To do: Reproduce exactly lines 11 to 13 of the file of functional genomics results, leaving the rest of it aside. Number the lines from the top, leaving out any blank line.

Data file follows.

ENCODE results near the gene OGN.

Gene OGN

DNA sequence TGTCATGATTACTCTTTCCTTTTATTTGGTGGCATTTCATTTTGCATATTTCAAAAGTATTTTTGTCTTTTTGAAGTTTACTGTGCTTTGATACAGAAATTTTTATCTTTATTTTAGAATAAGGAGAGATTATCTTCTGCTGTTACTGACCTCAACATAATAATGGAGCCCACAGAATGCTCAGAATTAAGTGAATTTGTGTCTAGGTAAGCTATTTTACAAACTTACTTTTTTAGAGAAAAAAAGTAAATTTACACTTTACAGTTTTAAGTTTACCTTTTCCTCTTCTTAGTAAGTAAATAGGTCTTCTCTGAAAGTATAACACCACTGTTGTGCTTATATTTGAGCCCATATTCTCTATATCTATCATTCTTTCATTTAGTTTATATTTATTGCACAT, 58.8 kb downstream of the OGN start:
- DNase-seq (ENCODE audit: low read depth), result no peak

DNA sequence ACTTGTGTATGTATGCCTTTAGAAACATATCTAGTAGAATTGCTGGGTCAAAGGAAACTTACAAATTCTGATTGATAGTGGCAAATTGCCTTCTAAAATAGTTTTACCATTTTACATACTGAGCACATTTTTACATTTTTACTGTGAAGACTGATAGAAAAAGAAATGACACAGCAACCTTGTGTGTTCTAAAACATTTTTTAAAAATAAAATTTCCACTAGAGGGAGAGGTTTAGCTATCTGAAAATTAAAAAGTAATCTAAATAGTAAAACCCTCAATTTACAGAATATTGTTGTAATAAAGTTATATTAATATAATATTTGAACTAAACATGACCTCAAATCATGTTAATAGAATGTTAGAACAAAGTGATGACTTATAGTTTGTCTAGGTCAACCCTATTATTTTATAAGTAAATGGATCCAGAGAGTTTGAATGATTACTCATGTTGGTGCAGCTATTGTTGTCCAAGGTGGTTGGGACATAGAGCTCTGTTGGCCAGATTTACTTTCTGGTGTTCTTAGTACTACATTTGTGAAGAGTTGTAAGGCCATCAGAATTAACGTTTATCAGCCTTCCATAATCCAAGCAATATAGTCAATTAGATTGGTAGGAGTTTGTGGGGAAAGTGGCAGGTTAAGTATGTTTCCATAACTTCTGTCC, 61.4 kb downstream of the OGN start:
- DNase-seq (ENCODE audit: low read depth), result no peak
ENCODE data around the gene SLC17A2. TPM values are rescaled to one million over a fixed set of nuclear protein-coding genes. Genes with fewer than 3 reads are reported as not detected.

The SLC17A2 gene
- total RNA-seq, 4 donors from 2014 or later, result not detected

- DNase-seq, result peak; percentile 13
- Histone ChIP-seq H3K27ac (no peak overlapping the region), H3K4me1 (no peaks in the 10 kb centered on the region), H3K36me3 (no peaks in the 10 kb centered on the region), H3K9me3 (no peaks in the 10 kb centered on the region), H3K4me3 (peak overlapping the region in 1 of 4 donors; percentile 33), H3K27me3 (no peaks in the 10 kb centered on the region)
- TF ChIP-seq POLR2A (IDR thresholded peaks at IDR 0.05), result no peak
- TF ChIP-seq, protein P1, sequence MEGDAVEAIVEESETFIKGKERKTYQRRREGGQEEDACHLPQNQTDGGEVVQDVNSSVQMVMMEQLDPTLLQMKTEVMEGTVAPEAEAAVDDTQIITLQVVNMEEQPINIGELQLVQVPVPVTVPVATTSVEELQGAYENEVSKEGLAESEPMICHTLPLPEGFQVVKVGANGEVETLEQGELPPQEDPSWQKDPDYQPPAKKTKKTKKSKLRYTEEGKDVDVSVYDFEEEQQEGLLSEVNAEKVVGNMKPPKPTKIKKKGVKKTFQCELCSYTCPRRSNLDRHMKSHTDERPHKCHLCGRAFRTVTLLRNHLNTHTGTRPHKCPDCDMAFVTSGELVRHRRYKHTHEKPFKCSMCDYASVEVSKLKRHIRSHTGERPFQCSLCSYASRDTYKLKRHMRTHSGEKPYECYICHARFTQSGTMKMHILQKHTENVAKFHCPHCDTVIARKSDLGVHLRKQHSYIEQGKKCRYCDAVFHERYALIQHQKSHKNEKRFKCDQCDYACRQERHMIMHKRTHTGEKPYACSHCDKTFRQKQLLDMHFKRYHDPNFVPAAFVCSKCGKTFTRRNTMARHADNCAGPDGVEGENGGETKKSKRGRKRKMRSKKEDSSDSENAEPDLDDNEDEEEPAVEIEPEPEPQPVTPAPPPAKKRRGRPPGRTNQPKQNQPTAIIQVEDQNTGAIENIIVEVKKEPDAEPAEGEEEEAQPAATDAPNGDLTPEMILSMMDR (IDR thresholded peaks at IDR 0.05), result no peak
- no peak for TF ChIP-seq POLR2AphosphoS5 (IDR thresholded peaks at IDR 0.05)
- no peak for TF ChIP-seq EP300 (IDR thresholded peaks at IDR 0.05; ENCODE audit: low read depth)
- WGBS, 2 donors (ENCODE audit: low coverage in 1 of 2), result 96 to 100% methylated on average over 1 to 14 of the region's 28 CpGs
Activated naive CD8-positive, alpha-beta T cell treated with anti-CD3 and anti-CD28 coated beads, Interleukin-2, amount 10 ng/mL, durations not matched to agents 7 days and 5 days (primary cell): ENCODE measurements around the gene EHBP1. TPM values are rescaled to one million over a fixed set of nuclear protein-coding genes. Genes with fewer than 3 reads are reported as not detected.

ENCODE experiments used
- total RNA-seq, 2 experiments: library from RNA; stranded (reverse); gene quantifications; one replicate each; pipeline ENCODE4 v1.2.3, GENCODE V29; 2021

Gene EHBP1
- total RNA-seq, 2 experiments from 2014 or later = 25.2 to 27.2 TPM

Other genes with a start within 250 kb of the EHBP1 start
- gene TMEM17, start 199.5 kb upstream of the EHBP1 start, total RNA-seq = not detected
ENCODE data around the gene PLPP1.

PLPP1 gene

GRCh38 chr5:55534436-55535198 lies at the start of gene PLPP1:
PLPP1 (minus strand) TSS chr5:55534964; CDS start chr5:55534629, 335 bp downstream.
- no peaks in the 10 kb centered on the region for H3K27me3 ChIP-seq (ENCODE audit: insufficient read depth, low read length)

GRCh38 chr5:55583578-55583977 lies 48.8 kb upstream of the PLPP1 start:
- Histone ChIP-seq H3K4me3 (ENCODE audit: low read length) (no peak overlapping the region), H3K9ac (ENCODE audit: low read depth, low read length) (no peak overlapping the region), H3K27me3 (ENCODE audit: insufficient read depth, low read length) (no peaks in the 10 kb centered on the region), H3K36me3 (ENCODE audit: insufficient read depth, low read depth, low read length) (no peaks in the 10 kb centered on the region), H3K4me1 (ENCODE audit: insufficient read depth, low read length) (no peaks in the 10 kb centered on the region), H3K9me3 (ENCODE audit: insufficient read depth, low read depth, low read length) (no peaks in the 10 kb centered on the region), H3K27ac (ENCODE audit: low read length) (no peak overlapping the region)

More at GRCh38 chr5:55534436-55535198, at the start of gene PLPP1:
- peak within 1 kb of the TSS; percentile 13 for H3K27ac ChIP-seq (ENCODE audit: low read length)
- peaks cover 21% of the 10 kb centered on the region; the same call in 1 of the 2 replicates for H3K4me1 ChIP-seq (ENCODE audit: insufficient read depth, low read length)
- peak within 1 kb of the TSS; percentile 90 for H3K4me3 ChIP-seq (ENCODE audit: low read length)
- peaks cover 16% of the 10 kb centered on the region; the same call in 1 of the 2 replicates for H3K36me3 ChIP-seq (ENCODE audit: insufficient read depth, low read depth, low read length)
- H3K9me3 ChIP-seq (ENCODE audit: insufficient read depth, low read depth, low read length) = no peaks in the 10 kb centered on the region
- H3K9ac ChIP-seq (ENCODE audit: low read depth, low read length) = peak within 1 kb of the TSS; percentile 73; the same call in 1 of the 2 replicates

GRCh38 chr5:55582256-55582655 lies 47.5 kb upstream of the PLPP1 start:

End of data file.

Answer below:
- Histone ChIP-seq H3K27ac (no peak overlapping the region), H3K4me1 (no peaks in the 10 kb centered on the region), H3K36me3 (no peaks in the 10 kb centered on the region), H3K9me3 (no peaks in the 10 kb centered on the region), H3K4me3 (peak overlapping the region in 1 of 4 donors; percentile 33), H3K27me3 (no peaks in the 10 kb centered on the region)
- TF ChIP-seq POLR2A (IDR thresholded peaks at IDR 0.05), result no peak
- TF ChIP-seq, protein P1, sequence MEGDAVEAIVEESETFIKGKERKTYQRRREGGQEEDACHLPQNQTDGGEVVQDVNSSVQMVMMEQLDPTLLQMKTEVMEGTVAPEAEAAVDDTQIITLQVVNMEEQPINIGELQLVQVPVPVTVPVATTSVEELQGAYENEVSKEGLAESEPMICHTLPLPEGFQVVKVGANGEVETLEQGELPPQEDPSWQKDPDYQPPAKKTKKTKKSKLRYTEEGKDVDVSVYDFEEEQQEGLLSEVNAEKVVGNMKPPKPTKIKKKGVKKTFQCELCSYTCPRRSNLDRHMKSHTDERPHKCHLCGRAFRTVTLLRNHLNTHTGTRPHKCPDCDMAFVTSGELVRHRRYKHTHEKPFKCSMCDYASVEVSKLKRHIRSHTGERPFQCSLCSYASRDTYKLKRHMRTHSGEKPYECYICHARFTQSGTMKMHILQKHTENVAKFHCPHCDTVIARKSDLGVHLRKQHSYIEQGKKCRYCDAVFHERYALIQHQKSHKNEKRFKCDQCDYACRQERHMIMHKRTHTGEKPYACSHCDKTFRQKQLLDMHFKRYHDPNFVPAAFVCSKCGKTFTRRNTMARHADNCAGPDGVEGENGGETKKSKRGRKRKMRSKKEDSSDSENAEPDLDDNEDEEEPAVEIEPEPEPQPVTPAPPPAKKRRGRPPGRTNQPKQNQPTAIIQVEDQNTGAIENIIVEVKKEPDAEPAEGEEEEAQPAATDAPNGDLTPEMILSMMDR (IDR thresholded peaks at IDR 0.05), result no peak